The main concept behind the startup’s products is using STEM (science, technology, engineering, and mathematics) education. Every month, kids that are using Labbox are getting boxes with new STEM projects and engineering tasks, through which they learn to understand ‘Why’ and ‘How’ things work. 

Expansion plans

While public schools in Kosovo have already started using Labbox’s curriculum, now the company is looking to expand on foreign markets as well.

In 2018, Labbox received joint-equity financing from the EBRD and the EU through the Western Balkan Enterprise Development and Innovation Facility (WBEDIF). Labbox is also a Techstars portfolio company, accelerated from Techstars Berlin in the first quarter of 2021.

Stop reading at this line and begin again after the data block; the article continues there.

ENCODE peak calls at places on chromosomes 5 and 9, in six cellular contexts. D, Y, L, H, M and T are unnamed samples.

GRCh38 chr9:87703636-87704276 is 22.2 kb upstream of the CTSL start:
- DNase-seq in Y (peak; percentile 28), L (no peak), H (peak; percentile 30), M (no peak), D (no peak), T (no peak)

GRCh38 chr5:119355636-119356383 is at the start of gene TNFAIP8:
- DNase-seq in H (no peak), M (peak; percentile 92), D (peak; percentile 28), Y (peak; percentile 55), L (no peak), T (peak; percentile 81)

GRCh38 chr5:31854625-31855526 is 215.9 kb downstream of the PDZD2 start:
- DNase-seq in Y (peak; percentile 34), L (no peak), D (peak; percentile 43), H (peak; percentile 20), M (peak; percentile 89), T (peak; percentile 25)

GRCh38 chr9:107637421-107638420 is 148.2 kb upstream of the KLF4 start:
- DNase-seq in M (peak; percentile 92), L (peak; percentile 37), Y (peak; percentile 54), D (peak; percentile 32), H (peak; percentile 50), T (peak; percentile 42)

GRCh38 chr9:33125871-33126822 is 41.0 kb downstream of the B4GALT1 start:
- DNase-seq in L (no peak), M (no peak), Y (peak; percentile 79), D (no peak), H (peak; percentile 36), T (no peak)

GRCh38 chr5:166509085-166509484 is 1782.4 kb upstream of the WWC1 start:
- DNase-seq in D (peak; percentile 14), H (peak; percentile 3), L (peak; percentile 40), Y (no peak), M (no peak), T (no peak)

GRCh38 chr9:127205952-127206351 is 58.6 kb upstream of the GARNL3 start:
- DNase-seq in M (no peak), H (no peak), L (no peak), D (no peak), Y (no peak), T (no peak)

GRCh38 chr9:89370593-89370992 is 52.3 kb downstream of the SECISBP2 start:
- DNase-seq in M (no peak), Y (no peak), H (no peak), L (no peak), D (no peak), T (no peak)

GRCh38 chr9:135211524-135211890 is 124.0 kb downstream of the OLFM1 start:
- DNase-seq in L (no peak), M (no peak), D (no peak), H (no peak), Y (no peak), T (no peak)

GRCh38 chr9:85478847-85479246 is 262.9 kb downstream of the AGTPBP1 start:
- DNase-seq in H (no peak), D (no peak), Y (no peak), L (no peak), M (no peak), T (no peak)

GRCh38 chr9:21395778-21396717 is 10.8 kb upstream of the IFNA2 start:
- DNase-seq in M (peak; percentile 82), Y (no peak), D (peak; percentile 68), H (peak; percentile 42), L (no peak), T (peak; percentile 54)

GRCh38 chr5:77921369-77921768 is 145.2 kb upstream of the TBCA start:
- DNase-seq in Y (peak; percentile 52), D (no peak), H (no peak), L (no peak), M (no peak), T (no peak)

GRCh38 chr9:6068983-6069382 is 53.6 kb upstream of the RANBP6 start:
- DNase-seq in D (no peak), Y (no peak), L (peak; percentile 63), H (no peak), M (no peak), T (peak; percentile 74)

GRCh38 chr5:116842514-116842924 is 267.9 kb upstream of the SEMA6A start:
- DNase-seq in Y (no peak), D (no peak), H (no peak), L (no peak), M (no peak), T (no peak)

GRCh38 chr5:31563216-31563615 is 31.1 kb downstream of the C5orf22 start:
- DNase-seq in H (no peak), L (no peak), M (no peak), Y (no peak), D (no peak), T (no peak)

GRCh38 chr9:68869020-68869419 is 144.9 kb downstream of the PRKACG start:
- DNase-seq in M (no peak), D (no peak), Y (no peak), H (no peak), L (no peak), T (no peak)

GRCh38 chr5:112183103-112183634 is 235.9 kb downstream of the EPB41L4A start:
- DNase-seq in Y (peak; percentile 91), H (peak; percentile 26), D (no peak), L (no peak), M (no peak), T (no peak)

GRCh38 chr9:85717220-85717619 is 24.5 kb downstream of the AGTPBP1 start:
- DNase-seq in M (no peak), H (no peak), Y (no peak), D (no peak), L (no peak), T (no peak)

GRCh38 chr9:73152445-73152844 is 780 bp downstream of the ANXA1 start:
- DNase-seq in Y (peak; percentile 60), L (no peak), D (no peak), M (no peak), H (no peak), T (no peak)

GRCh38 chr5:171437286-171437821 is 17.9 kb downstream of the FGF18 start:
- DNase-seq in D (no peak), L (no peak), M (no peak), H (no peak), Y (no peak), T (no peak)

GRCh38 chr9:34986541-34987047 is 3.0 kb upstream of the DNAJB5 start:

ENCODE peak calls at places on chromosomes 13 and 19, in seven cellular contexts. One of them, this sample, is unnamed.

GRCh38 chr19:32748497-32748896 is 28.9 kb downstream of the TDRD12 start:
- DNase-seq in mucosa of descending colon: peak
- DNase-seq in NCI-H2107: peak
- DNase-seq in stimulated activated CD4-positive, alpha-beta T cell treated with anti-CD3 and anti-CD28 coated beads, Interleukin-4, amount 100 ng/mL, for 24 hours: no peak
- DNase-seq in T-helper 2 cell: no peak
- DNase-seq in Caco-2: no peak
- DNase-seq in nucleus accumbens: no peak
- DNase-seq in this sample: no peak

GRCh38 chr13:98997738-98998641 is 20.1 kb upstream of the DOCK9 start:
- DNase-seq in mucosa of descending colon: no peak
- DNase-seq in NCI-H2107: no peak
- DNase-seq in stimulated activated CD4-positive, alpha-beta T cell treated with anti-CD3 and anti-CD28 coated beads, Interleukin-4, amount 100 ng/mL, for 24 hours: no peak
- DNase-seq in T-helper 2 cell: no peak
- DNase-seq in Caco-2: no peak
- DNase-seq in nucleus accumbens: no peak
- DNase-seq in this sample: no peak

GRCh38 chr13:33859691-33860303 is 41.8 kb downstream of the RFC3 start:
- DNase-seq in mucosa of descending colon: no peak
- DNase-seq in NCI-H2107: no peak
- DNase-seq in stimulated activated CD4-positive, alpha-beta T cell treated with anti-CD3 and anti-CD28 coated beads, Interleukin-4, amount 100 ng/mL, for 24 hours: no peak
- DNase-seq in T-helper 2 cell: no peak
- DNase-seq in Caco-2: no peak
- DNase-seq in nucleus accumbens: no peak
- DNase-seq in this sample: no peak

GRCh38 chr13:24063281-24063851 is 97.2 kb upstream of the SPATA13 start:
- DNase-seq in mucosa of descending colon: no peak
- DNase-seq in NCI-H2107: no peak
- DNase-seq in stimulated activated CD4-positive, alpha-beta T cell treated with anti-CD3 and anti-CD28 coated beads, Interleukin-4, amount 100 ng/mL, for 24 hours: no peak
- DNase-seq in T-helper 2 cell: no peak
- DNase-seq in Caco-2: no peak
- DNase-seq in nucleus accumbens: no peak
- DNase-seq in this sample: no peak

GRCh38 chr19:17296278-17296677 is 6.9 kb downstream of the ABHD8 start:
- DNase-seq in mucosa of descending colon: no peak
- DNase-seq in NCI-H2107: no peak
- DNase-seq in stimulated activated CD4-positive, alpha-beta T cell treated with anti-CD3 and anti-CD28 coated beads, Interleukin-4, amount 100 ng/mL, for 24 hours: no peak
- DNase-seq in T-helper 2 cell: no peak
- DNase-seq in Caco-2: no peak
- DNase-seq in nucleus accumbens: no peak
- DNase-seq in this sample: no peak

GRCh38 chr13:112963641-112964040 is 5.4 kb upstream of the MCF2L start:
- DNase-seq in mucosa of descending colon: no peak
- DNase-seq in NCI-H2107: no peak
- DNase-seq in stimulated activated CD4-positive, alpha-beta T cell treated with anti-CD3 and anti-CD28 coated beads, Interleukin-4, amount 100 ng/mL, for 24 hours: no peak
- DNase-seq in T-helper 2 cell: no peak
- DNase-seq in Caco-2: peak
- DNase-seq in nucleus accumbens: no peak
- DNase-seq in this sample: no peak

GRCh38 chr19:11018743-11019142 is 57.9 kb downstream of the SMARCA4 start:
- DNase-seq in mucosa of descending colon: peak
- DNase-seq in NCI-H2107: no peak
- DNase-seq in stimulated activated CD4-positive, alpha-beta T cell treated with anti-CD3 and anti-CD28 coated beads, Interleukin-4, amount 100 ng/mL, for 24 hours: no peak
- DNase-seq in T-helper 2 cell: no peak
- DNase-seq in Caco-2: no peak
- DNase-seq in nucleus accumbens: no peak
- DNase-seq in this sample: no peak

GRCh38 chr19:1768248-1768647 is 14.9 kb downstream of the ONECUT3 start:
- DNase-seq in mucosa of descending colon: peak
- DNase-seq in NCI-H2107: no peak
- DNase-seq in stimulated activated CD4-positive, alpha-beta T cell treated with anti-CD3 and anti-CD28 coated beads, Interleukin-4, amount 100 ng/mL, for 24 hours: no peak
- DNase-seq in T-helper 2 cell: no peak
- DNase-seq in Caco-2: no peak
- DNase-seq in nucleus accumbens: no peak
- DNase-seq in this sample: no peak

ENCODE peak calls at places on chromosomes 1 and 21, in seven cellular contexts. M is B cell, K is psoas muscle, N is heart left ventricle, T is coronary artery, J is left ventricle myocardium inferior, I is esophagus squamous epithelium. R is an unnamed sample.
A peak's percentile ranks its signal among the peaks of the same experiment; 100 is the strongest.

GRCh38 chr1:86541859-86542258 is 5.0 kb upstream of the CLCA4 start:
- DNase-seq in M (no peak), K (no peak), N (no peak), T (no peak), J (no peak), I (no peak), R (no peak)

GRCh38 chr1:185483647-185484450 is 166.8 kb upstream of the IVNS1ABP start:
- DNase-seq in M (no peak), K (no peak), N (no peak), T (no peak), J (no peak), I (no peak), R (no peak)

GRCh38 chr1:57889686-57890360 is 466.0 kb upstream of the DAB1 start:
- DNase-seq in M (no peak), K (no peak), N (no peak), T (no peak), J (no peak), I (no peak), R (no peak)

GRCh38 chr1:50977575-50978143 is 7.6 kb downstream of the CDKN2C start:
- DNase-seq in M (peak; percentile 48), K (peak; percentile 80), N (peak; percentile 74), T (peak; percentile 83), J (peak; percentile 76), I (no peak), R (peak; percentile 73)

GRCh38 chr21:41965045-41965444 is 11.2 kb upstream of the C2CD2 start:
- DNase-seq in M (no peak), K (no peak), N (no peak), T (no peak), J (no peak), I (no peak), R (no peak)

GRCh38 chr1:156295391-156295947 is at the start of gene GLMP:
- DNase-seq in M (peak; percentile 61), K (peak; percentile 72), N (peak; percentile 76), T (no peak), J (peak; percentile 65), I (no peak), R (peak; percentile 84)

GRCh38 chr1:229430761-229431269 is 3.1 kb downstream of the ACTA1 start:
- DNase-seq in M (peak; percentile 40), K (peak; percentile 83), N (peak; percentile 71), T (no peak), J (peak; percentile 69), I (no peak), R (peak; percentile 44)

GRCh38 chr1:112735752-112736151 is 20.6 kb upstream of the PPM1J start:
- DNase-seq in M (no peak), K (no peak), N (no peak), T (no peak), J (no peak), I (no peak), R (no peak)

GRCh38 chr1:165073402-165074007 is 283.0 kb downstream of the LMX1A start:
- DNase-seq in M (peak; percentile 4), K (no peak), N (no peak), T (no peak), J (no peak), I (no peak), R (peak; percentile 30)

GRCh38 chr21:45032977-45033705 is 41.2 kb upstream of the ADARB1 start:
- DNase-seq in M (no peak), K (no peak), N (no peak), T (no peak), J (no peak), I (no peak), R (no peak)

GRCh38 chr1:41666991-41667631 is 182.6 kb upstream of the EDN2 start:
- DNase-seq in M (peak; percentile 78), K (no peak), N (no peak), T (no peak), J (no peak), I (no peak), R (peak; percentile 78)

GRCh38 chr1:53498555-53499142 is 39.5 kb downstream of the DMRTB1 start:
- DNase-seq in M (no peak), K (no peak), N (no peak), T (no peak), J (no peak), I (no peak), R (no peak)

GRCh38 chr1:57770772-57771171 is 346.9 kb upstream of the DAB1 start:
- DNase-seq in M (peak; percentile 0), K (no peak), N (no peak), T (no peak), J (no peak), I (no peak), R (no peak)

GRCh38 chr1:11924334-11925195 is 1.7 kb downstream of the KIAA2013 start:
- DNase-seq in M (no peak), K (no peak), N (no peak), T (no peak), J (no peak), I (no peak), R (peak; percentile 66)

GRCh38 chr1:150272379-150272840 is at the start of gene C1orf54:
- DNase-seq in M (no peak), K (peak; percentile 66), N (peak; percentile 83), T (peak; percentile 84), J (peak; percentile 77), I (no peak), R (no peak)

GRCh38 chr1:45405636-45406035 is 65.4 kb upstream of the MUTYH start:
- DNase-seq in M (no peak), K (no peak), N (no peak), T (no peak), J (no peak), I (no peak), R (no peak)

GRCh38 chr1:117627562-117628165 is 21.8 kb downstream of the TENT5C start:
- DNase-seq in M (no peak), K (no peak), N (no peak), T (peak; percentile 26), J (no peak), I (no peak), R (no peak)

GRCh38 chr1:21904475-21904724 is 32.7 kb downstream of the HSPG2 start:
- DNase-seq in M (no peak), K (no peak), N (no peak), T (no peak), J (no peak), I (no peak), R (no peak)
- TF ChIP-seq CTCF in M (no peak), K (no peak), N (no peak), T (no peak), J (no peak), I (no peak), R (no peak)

This year, Zaimi and Labbox will also be featured in the Romanian investment platform SeedBlink. For Zaimi, this cooperation means that the startup will also gain more exposure and visibility.

“As Labbox is growing beyond the borders of the Balkans, and with the demand, we are seeing from European countries, we felt it is the right time for a crowdfunding round. We decided to share the opportunity of investment with smaller investors that usually don’t have the chance to invest in a startup at this stage,” Zaimi tells The Recursive.

“We also would like to give the opportunity to high-value individuals who are also parents, as we believe that the best supporters and investors we can have with us are those that will be our customers,” she adds. 

At the moment, with an investment of €300K the company has set up its own production line in Kosovo. And Zaimi points out that there is room for growth.